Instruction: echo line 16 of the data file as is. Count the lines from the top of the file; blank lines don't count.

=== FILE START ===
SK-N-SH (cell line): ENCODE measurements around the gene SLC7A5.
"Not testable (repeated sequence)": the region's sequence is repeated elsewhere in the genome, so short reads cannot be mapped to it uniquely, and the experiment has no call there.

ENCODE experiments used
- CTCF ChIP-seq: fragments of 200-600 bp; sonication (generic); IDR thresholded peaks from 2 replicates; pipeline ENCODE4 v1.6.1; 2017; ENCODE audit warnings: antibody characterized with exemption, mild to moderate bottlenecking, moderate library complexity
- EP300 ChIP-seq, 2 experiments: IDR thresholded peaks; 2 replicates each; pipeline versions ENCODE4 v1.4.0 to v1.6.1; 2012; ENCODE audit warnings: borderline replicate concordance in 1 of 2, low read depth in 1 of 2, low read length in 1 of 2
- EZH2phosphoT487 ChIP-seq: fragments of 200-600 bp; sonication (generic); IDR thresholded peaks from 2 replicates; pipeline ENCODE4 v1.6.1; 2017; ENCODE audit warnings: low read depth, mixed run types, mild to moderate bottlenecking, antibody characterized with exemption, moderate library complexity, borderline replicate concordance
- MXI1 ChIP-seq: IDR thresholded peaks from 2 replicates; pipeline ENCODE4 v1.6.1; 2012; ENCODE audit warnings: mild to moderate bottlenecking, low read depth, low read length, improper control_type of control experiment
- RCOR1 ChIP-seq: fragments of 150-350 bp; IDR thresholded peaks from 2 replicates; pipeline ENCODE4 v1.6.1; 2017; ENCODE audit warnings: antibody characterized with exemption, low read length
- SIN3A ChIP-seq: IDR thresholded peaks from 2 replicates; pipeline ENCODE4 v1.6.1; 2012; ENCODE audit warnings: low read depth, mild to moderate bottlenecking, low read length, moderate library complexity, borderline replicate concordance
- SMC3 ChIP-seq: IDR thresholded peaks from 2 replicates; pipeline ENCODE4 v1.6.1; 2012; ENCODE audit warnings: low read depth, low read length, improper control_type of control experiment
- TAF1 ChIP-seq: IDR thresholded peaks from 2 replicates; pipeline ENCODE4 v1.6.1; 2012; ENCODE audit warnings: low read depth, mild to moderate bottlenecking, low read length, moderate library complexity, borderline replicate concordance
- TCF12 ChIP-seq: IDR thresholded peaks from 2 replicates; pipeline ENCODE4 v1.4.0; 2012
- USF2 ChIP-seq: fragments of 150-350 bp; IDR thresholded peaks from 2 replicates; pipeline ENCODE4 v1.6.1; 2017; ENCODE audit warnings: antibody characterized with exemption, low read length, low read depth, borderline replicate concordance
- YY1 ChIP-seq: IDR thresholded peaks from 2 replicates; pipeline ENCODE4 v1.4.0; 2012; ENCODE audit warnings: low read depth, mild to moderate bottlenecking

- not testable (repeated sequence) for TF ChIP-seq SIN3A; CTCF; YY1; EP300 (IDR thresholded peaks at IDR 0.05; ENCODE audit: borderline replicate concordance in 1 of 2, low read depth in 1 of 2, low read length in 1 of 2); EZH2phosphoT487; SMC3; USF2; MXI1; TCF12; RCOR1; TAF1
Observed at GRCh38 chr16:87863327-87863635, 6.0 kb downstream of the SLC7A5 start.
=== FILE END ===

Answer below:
Observed at GRCh38 chr16:87863327-87863635, 6.0 kb downstream of the SLC7A5 start.